Nov. 18 2003
Washington, DC — A new study published today in the Journal of the National Cancer Institute (NCI) finds yet again that investing in tobacco prevention and cessation programs and adopting public policies like tobacco taxes and smoke-free workplace laws reduce smoking. This study adds to the considerable and ever-growing evidence that tobacco prevention works. The study, “Evaluation of the American Stop Smoking Intervention Study (ASSIST): A Report of Outcomes,” demonstrates that the National Cancer Institute’s ASSIST program was successful in reducing smoking in the 17 states in which it was implemented. These reductions were relatively small due to ASSIST’s limited investment, particularly when contrasted with the billions of dollars spent by the tobacco industry during the same time period. However, subsequent larger expenditures by states have produced dramatic declines in both youth and adult smoking.
This study shows once again that we know what to do to reduce tobacco use; we simply have to exercise the political will to do it. We have the resources from the tobacco settlement and tobacco taxes to invest in proven solutions to tobacco use. Unfortunately, too many governors and state legislators are ignoring the tremendous evidence and failing to fund comprehensive tobacco prevention and cessation programs.
When launched, ASSIST was the largest federally funded demonstration project to help states develop effective strategies to reduce smoking, and the evaluation is the most comprehensive ever conducted. The authors of the new study compared changes in tobacco use in 17 ASSIST states during the period of the intervention (1993-1999) with changes in the remaining states. In addition, they examined how differences in state tobacco policies and tobacco control infrastructure affected tobacco use during this time period. Despite a number of confounding factors such as dissemination of ASSIST strategies and other programs in non-ASSIST states and the powerful opposition of the tobacco industry, the study found small but significant reductions in smoking among adults in the ASSIST states compared to others. The authors also found that states with strong tobacco policies like increased excise taxes and clean indoor air laws and those with the strongest tobacco control infrastructure had lower rates of tobacco use.
In addition to outspending ASSIST by billions, the tobacco companies clearly understood the value of the ASSIST program’s investment in tobacco control at the community level and attacked the program at every chance. Referring to the ASSIST program, their own documents best describe their understanding of the value of the program: “In California our biggest challenge has not been the anti-smoking advertising created with cigarette excise tax dollars. Rather, it has been the creation of an anti-smoking infrastructure, right down to the local level. It is an infrastructure that for the first time has the resources to tap into the anti-smoking network at the national level.” (1992 Internal Philip Morris Memo, Bates Number: 2021253353)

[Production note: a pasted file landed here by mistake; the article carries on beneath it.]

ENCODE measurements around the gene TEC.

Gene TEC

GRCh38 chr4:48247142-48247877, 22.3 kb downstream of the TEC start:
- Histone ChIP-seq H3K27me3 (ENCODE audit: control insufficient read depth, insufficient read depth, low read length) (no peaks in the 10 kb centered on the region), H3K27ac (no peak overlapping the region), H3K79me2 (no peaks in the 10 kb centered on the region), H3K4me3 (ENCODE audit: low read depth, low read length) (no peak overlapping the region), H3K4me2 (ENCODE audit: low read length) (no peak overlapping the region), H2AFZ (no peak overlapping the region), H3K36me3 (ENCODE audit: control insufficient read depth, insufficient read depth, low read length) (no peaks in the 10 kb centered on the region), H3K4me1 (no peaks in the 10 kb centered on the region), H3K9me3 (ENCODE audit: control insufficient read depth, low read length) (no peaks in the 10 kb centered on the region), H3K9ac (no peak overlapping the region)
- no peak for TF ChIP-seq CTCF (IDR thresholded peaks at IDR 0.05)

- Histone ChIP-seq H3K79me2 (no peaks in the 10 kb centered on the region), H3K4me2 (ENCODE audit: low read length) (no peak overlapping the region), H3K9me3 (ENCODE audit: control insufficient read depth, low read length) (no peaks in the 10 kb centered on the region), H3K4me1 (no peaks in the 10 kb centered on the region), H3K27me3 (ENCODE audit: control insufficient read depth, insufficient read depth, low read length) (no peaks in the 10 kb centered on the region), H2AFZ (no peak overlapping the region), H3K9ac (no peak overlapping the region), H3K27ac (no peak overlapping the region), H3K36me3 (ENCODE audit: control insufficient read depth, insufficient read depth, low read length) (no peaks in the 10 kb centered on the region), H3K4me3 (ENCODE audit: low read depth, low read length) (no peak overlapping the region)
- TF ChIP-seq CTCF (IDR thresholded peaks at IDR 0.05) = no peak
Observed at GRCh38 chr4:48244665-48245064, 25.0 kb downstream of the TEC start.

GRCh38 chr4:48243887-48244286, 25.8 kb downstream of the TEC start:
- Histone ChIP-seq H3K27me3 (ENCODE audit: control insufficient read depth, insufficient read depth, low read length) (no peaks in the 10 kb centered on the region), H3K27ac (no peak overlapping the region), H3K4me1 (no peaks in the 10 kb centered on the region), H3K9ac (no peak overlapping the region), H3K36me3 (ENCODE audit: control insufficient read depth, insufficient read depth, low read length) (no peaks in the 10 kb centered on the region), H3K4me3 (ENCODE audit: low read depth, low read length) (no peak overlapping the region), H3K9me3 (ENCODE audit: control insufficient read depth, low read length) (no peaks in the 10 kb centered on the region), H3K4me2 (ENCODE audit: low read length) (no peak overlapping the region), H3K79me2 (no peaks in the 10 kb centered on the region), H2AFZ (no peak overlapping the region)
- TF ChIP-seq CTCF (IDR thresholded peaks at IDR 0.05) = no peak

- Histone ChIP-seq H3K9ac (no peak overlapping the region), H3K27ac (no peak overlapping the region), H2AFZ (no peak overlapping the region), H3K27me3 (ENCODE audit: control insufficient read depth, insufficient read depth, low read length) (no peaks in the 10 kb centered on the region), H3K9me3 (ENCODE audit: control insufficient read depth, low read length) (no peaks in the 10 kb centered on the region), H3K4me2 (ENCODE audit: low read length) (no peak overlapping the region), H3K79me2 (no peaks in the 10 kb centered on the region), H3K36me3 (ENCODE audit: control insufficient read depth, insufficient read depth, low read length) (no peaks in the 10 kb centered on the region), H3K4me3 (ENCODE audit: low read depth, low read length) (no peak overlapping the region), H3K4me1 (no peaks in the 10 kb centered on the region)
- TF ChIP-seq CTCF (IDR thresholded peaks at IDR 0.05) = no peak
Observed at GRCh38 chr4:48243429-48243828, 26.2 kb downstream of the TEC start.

While the tobacco companies have increased their marketing expenditures to a record $11.5 billion since the 1998 Master Settlement Agreement (MSA), state tobacco prevention and cessation programs have been CUT by 28 percent in the last two years. As a result, the tobacco companies are spending more than $20 for every dollar that states are spending on tobacco prevention. This is despite the fact that the states will receive roughly $19.5 billion in fiscal year 2004 from the tobacco settlement and tobacco excise taxes. It would take about eight percent of this amount to fund tobacco prevention programs in every state at the level recommended by the Centers for Disease Control and Prevention (CDC). Currently, however, only four states are funding programs at the level recommended by the CDC, and only eight more are funding at even half the CDC recommendation.
The ASSIST program was a seminal intervention in tobacco control at the time. It taught us much of what we know about tobacco prevention, especially the need to invest in programs at the state and community levels, and it helped train a group of tobacco control professionals who have been the vanguard of progress in reducing tobacco use. It is disgraceful that our public leaders are ignoring the lessons of this work.
Tobacco use kills more than 400,000 people in the U.S. ever year, and more than 8.6 million people in the U.S. are living with at least one serious illness caused by tobacco use, according to the CDC. Tobacco use costs our nation more than $75 billion a year in health care costs. Nearly 90 percent of smokers start as teens or younger. Every day, another 2,000 kids become regular, daily smokers, one-third of whom will die prematurely as a result. The new study shows we know how to reduce tobacco’s terrible toll. What’s missing is the political will to do so.
More information about NCI’s Tobacco Control Research Branch can be found at www.tobaccocontrol.cancer.gov or by calling Nicole Gottlieb at the NCI Press Office at (301) 496-6641.